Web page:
Group therapy can offer opportunities not available in individual or family therapy. It provides the victims the opportunity to share experiences and feelings with other youths who have had similar experiences, helps them reduce their sense of isolation and stigma, and provides them with a safe setting to discuss and experiment with new behaviors, including social skills, and coping and problem-solving strategies. Research suggests that group interventions can be valuable for reducing problems of anxiety, depression, fear, and sexual behaviors and for increasing self-esteem.

Research indicates the importance of therapeutic services for nonoffending parents and nonabused siblings. Treatment for nonoffending parents is important to address parental distress, parental reactions, and supportive recovery of the abused child. Nonabused siblings may need services to address emotional distress involving feelings of relief, guilt, anger, and resentment, as well as for preventing future abuse and learning coping skills. Group treatments can be beneficial to parents and siblings by providing an atmosphere to give and receive support, share similar experiences, and resolve stressful issues.

Testifying in Court

Approximately half the substantiated cases result in criminal charges for the perpetrator, but only about half of those go through prosecution. Because only a small portion of cases actually proceed to trial, only a very small percentage of youths actually testify. The often long delays in court proceedings can be frustrating for families and delay recovery because of the continued need to face the situation in what can be challenging and stressful circumstances. Fortunately, participation in such legal proceedings does not appear to regularly lead to longer-term adjustment problems, and for some children and families participation has positive benefits (e.g., feelings of closure).

In response to the stressors caused by the court process, as well as the need for child witnesses to participate appropriately during proceedings, court preparation programs are increasingly available for sexually abused youths. The goals of court preparation include making the experience less stressful, helping the child understand the proceedings, improving the child’s ability to participate accurately and truthfully, and increasing the likelihood that the child will be seen as a credible witness. Court preparation procedures familiarize children with court participants, processes, and terms; inform children of their rights and obligations and the arrangements of the courtroom; and teach stress management strategies, such as deep breathing and desensitization. Although not well established by research, court preparation programs are believed by prosecutors to be effective, and families and professionals working with the children find them useful.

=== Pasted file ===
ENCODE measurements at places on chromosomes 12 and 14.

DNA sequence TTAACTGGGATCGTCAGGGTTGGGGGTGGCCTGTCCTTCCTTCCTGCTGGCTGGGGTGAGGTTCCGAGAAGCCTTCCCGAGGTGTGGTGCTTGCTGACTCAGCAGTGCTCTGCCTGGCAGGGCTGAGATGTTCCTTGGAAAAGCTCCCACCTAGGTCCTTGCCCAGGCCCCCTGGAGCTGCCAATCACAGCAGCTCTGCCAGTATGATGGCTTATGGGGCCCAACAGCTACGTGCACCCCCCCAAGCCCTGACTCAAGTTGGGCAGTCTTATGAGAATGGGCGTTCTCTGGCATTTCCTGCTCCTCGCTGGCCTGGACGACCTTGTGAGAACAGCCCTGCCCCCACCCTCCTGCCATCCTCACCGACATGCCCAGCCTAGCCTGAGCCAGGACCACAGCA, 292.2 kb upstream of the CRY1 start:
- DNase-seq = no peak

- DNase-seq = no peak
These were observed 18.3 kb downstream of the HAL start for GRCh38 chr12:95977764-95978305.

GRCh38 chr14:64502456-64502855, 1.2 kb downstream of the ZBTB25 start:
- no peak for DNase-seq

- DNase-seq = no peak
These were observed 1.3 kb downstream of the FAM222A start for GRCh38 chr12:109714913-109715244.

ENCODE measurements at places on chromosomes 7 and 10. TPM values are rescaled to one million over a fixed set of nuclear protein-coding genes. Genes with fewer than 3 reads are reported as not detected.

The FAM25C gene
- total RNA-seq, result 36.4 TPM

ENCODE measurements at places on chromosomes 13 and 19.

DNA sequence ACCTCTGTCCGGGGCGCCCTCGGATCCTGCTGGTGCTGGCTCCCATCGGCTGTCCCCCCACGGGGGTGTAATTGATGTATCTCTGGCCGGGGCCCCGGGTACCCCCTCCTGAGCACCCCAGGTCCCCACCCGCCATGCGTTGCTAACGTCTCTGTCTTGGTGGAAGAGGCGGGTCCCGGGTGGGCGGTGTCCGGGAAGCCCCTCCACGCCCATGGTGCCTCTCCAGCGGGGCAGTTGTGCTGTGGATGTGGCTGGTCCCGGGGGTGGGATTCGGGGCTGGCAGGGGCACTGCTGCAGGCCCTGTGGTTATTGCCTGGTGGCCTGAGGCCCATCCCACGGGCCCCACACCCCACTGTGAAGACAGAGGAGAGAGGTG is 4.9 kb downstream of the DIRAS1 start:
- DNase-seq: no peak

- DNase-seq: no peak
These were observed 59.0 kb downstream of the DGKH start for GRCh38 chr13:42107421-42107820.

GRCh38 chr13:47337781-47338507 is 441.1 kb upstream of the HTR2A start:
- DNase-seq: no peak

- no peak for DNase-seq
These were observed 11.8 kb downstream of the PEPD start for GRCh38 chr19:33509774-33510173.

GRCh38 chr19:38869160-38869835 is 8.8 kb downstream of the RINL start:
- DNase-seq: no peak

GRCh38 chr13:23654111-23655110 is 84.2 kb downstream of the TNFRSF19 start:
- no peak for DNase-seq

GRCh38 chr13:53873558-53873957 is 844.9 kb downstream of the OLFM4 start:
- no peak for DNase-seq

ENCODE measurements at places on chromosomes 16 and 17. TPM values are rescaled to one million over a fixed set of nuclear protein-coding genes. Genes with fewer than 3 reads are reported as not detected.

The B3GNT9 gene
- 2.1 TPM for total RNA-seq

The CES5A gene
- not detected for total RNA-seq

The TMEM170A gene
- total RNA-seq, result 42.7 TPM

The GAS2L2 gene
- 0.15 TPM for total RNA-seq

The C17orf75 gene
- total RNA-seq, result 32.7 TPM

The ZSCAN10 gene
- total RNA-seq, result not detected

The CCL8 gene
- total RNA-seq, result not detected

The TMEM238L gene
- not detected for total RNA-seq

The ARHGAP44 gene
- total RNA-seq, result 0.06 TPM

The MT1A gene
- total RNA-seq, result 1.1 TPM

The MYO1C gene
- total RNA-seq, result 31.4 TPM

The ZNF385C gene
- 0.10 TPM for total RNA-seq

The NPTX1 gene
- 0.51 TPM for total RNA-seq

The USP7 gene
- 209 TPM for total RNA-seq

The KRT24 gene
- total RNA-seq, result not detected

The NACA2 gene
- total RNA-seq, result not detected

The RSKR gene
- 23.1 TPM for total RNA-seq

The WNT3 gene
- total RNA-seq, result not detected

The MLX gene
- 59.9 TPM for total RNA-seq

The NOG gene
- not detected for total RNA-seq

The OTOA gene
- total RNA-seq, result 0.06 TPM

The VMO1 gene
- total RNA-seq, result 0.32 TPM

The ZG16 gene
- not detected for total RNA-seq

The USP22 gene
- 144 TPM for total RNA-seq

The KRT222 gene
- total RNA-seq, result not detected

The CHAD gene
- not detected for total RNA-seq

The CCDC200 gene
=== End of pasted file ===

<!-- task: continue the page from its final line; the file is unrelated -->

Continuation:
In addition to preparation programs, courts have implemented other practices to help protect children, including “vertical prosecution,” where one prosecutor deals with the case from investigation through trial and keeps in regular contact with the child and its family. Victim advocates also provide support and information throughout the often long, complicated process.

Courts have allowed modifications to make testifying less stressful and aid in gaining attention and participation. For example, some courts allow a child to hold a teddy bear or a doll while testifying to help the child feel comfortable, seat the child in a less intimidating location within the courtroom, or allow the child to testify with a screen that blocks the child’s view of the defendant or via closed-circuit television (CCTV) from an adjacent room. Although many states have enacted statutes to allow CCTV testimony, it has not been widely used because of the lack of availability of the equipment in court rooms, concerns about legal challenges, and beliefs about the value of in-person testimony.

References:

  1. Cronch, L. E., Viljoen, J. L., & Hansen, D. J. (2006). Forensic interviewing in child sexual abuse cases: Current techniques and future directions. Aggression and Violent Behavior, 11, 195-207.
  2. Finkelhor, D., & Jones, L. M. (2004, January). Explanations for the decline in child sexual abuse cases (Juvenile Justice Bulletin). Washington, DC: U.S. Department of Justice, Office of Justice, Office of Juvenile Justice and Delinquency Prevention.
  3. Kalichman, S. C. (1999). Mandated reporting of suspected child abuse: Ethics, law, and policy (2nd ed.). Washington, DC: American Psychological Association.
  4. Myers, J. E. B., Berliner, L., Briere, J., Hendrix, C. T., Jenny, C., & Reid, T. A. (Eds.). (2002). The APSAC handbook on child maltreatment (2nd ed.). Thousand Oaks, CA: Sage.
  5. Saywitz, K., Mannarino, A., Berliner, L., & Cohen, J. (2000). Treatment for sexually abused children and adolescents. The American Psychologist, 55, 1040-1049.
  6. Wolfe, V. V. (2006). Child sexual abuse. In E. J. Mash & R. A. Barkley (Eds.), Treatment of childhood disorders (3rd ed., pp. 647-727). New York: Guilford Press.

Return to the overview of Victimization in Forensic Psychology.